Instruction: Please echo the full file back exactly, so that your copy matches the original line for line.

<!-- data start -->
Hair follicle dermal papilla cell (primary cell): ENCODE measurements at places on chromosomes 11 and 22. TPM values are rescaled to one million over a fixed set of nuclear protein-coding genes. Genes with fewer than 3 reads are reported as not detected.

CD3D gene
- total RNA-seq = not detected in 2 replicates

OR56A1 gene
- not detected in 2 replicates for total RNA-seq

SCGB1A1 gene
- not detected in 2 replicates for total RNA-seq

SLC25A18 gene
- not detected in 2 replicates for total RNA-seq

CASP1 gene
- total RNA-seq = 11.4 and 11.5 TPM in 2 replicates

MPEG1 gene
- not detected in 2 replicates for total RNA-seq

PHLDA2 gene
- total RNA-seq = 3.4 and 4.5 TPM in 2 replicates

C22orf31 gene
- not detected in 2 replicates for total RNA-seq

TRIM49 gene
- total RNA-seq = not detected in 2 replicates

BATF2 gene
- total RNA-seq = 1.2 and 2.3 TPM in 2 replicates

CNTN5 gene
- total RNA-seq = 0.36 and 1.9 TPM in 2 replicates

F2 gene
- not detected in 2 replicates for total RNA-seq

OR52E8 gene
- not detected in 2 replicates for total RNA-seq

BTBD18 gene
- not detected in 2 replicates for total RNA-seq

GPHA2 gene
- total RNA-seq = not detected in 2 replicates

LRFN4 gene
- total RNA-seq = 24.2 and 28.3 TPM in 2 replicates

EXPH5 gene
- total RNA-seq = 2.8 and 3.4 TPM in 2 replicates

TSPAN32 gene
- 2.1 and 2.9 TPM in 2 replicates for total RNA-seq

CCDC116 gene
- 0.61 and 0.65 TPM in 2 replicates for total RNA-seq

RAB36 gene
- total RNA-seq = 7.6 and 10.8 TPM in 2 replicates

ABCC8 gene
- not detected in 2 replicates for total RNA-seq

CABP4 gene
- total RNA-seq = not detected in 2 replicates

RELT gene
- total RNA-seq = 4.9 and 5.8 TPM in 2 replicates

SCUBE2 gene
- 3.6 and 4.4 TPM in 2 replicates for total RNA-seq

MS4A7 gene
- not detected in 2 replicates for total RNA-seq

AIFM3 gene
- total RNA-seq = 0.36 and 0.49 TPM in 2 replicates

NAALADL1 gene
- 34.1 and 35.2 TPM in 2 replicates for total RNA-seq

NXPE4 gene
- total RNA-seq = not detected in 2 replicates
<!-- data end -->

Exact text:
Hair follicle dermal papilla cell (primary cell): ENCODE measurements at places on chromosomes 11 and 22. TPM values are rescaled to one million over a fixed set of nuclear protein-coding genes. Genes with fewer than 3 reads are reported as not detected.

CD3D gene
- total RNA-seq = not detected in 2 replicates

OR56A1 gene
- not detected in 2 replicates for total RNA-seq

SCGB1A1 gene
- not detected in 2 replicates for total RNA-seq

SLC25A18 gene
- not detected in 2 replicates for total RNA-seq

CASP1 gene
- total RNA-seq = 11.4 and 11.5 TPM in 2 replicates

MPEG1 gene
- not detected in 2 replicates for total RNA-seq

PHLDA2 gene
- total RNA-seq = 3.4 and 4.5 TPM in 2 replicates

C22orf31 gene
- not detected in 2 replicates for total RNA-seq

TRIM49 gene
- total RNA-seq = not detected in 2 replicates

BATF2 gene
- total RNA-seq = 1.2 and 2.3 TPM in 2 replicates

CNTN5 gene
- total RNA-seq = 0.36 and 1.9 TPM in 2 replicates

F2 gene
- not detected in 2 replicates for total RNA-seq

OR52E8 gene
- not detected in 2 replicates for total RNA-seq

BTBD18 gene
- not detected in 2 replicates for total RNA-seq

GPHA2 gene
- total RNA-seq = not detected in 2 replicates

LRFN4 gene
- total RNA-seq = 24.2 and 28.3 TPM in 2 replicates

EXPH5 gene
- total RNA-seq = 2.8 and 3.4 TPM in 2 replicates

TSPAN32 gene
- 2.1 and 2.9 TPM in 2 replicates for total RNA-seq

CCDC116 gene
- 0.61 and 0.65 TPM in 2 replicates for total RNA-seq

RAB36 gene
- total RNA-seq = 7.6 and 10.8 TPM in 2 replicates

ABCC8 gene
- not detected in 2 replicates for total RNA-seq

CABP4 gene
- total RNA-seq = not detected in 2 replicates

RELT gene
- total RNA-seq = 4.9 and 5.8 TPM in 2 replicates

SCUBE2 gene
- 3.6 and 4.4 TPM in 2 replicates for total RNA-seq

MS4A7 gene
- not detected in 2 replicates for total RNA-seq

AIFM3 gene
- total RNA-seq = 0.36 and 0.49 TPM in 2 replicates

NAALADL1 gene
- 34.1 and 35.2 TPM in 2 replicates for total RNA-seq

NXPE4 gene
- total RNA-seq = not detected in 2 replicates